There are so many psychological consequences of prostitution, torture, rape, and physical violence that absolutely stay with the girls for the rest of their lives. We want to minimize the long-term negative consequences of theses traumatic experiences, so that we will have a healthy and capable workforce, strong families, and a just social system and culture of equality and prosperity. Girls who are living in the Somaly Mam Foundation/AFESIP centers undergo intense post-traumatic stress and grief counseling with social workers and doctors. Rescued children and women cannot just be released back into the world, but need counseling, medical care, education, and support to learn to live independently. This transition to the real world must be done in a safe and nurturing environment, because many escaped sex slaves are paranoid of the world around them, untrusting of all men, and have such low self-confidence that they don’t realize they can make decisions for themselves about their bodies and their lives. In order for a rehabilitation center to be effective, it must be in a safe, protected location. It is important that we allocate enough resources to hire security for the facility, as there have been problems with pimps breaking into centers and stealing their girls back.

Structural Change:

Around the world, sex trafficking and sex slavery are a huge issue. Cambodia is not alone. It’s important to help the survivors, if we want to produce a more productive and sustainable workforce in sectors that do not violate human rights.  The Ministry of Social Affairs, Labor, Vocational Training and Youth Rehabilitation (MOSALVY)’s efforts to eradicate the sex trade are commendable, and I urge you to work towards more of these programs for the benefit of all sectors of society. I was thrilled to learn that the Ministry of Women’s and Veteran’s Affairs and MOSALVY collaborates with UNICEF’s Community-Based Child Protection Network, to teach young community members about the hazards of trafficking, so that individuals are equipped with the tools to recognize potential victims and help them. It is wonderful that MOSLAVY operates two shelters and works to place survivors with NGOs for long-term recovery. I hope that by learning from the Somaly Mam/AFESIP model, the Ministry of the Interior can expand upon its efforts to end sexual exploitation by thoroughly training its staff, expanding its community outreach to both address and prevent these issues, and creating new and improved rehabilitation facilities.  Ideally, we could prevent this before it happens by helping families rise out of extreme poverty without selling their daughters into the sex trade.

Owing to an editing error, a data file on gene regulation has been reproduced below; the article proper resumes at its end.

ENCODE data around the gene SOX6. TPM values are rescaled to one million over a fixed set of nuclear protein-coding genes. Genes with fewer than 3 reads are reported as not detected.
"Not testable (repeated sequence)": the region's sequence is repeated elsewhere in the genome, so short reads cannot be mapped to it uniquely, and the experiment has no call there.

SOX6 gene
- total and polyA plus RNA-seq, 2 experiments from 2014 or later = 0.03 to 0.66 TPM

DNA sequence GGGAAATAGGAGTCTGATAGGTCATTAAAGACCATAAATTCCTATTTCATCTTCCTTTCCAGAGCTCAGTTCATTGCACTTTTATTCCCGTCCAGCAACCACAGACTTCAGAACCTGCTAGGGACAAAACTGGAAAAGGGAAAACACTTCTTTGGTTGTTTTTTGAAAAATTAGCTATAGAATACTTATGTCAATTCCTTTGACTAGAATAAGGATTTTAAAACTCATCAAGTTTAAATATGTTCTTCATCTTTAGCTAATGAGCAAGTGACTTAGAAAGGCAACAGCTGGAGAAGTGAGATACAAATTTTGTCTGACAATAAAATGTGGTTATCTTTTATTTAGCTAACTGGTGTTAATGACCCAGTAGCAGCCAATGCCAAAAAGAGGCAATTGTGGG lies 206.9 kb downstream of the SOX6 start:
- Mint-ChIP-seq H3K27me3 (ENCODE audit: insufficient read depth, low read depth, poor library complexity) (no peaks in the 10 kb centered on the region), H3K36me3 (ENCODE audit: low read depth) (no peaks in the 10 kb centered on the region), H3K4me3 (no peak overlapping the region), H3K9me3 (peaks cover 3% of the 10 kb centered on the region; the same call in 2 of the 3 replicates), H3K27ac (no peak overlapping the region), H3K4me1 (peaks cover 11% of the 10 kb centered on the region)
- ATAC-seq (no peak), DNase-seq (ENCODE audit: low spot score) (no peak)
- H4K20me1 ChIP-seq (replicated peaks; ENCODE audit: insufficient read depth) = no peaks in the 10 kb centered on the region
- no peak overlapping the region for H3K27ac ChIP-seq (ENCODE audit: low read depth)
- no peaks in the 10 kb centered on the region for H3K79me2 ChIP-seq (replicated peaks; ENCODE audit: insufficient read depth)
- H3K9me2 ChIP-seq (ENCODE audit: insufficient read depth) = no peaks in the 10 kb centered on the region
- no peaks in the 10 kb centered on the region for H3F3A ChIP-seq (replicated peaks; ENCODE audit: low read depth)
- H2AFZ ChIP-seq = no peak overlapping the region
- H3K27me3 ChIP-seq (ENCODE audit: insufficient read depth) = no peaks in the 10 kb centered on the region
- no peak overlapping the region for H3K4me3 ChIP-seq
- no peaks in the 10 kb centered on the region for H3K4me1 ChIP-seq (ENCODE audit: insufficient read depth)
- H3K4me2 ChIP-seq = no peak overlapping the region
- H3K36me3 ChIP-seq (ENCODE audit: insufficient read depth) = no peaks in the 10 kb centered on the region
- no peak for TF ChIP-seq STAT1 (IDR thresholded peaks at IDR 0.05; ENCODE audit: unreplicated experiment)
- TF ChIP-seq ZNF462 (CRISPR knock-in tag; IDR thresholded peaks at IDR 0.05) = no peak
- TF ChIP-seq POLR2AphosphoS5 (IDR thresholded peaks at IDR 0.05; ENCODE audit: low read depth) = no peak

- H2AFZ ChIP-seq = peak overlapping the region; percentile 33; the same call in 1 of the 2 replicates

Cultural Change:

I believe that Cambodia can benefit from adopting the spirit of Eve Ensler’s V-Day campaign and commitment to ending all forms of violence and silencing of women. Ensler’s “V-girls” global network of activists and advocates is about letting girls embrace their unique energy, compassion, passion, and vibrant joie de vivre to make change. “What changes things is people. People becoming emotional creatures. What’s changing the Congo is people speaking up. if we’re not awake in our emotional creatures, we can’t wake up others,” says Ensler. Cambodia has thousands of girls with strong voices who are being silenced, numbed, buried. If we empower these girls to use their spark to create the change they imagine for this world, we will see a revolution led for the girls of the sex trade, by the girls themselves. What women want and need in a rehabilitation center is a place to heal, a place to be trained to heal others, and a place to gather their strength. We need to use dance, theater, music, art, and writing to harness the energy of girls, and help them rise out of trauma and subjugation. I understand that resources are limited, but may I suggest that we provide every single Cambodian girl who is rescued from a brothel with a copy of Eve Ensler’s “I am an Emotional Creature,” a collection of monologues inspired by girls around the world, about their experiences in and with sex slavery, forced labor, FGM, body image, and the emotional rollercoaster of life. Ensler proves that the written word is tremendously empowering and inspiring of creativity, activism, and lasting grassroots change.